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Typically, if a person has experienced an MS hug before and recognizes a reoccurrence, they will not need to see a doctor. They should seek assistance if they are experiencing the sensation for the first time, they are finding it difficult to breathe, or the pain is severe.

People with MS who experience the sensation of an MS hug for the first time should contact a doctor and try to explain how it feels. The doctor will want to know:

  • how long it lasted
  • if it started suddenly or gradually
  • what activities made it better or worse
  • whether it prevented regular activities or sleep

A doctor may also ask what kind of pain a person is experiencing. Pain descriptors may include:

  • sharp pain in the sides
  • a burning sensation
  • tightness or a pressing feeling
  • a tickling, uncomfortable sensation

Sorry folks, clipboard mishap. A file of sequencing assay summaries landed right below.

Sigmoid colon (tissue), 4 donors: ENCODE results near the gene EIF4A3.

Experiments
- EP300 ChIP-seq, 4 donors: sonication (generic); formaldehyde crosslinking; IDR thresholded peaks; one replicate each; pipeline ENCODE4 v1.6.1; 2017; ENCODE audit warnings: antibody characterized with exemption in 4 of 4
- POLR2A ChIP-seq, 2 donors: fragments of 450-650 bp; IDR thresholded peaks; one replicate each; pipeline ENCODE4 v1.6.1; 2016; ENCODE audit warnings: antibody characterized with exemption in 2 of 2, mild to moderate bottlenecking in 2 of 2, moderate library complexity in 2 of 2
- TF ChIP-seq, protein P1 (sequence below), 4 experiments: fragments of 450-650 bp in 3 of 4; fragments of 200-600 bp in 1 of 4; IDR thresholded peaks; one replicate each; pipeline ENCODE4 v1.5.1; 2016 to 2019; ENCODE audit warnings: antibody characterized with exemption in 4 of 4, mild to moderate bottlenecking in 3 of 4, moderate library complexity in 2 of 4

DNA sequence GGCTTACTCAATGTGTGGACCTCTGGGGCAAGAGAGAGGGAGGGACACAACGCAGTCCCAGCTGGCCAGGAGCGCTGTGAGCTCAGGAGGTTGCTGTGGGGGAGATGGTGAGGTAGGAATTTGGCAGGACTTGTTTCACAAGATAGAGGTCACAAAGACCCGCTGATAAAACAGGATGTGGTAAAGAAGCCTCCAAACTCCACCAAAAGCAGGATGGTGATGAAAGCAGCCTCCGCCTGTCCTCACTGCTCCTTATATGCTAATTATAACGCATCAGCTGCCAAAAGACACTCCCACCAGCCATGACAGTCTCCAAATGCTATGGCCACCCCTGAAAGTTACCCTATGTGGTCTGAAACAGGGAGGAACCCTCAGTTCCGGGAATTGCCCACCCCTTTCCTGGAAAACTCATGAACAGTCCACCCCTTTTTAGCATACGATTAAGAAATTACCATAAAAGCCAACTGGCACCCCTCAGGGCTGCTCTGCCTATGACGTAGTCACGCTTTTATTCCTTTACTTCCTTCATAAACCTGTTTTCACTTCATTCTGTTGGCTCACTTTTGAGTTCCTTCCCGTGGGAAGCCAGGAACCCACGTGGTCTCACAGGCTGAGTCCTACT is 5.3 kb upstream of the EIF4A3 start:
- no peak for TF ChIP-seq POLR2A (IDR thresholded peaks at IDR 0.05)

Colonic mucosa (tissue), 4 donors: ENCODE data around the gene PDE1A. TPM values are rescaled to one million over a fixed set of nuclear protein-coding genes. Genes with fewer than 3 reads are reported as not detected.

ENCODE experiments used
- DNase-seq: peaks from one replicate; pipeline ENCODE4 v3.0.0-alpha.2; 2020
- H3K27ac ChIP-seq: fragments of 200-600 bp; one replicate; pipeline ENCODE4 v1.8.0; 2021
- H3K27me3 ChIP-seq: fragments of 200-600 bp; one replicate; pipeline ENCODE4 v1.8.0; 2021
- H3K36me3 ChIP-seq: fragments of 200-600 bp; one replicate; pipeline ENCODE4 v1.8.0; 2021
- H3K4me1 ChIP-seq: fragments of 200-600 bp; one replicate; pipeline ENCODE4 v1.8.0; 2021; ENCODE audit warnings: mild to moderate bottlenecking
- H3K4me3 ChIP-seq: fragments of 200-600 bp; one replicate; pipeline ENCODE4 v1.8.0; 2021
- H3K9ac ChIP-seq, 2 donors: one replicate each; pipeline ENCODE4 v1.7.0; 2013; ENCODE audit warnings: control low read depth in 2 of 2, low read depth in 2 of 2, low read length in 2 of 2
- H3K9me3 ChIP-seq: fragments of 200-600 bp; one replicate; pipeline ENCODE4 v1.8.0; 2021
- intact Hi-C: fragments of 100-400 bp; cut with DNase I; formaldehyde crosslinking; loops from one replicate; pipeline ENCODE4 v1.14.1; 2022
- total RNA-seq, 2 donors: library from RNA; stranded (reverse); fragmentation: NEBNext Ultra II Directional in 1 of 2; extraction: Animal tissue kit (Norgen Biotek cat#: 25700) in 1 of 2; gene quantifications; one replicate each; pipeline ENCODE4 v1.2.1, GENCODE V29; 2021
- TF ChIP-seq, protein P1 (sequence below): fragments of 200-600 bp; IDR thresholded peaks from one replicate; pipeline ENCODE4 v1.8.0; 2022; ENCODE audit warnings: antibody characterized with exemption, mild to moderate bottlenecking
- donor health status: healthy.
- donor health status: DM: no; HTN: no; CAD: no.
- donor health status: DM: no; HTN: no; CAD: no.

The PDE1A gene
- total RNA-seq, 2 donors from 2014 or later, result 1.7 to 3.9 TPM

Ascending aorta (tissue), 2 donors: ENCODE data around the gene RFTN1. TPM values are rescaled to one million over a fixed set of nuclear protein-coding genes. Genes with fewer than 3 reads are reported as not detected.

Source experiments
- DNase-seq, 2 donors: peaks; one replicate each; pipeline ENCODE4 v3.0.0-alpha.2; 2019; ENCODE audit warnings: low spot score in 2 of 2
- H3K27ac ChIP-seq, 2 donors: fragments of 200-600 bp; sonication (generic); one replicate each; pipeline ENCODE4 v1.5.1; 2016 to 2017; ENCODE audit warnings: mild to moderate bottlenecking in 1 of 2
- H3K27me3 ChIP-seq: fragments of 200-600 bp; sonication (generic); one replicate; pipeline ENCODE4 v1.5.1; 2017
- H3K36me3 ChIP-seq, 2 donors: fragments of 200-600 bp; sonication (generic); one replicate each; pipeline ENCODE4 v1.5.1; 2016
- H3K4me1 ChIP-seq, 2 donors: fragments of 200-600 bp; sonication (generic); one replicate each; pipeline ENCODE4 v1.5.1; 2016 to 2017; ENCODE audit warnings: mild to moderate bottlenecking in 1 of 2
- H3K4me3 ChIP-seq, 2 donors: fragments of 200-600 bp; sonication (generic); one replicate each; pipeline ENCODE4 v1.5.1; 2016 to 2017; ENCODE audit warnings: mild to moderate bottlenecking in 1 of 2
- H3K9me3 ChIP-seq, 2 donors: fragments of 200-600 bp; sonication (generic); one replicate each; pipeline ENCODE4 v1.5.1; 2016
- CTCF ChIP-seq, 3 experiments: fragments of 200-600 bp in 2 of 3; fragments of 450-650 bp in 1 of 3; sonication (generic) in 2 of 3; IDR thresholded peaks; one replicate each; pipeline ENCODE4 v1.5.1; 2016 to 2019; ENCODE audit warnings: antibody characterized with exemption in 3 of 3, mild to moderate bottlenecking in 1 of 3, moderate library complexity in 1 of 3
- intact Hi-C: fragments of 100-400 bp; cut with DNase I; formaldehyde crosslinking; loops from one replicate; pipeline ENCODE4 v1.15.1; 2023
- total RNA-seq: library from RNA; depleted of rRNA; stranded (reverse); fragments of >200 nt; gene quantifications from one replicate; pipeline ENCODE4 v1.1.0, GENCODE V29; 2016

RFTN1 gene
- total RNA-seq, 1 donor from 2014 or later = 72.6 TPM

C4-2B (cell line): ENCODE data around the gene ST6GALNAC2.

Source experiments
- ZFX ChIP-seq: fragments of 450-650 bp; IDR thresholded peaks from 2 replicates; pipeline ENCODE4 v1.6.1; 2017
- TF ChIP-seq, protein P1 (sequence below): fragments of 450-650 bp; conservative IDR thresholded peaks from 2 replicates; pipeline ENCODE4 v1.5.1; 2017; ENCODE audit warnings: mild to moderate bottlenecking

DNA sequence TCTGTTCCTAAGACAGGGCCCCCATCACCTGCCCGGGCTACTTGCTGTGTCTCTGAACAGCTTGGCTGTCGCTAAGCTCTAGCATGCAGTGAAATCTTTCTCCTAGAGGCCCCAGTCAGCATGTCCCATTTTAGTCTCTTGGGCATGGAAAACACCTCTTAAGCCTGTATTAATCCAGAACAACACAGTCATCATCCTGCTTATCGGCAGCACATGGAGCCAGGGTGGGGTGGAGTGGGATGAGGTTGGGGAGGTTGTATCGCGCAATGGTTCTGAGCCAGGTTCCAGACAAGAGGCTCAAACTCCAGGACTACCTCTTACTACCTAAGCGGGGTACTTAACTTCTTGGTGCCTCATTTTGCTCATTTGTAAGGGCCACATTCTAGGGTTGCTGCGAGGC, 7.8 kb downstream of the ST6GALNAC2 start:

Chest pain can sometimes signify another problem, such as a heart attack. Because of this possibility, a person should seek help for any new chest pain in case it indicates a medical emergency.

An MS hug often goes away without treatment, but medication is available if the feeling is persistent or very painful.

The type of medication will depend on whether the MS hug is due to dysesthesia or muscle spasms.

Medications that can help with dysesthesia include:

Medications for muscle spasms include:

A doctor may also prescribe corticosteroids to manage MS flares. Disease-modifying medications may also help a person slow the progression of MS and prevent flares.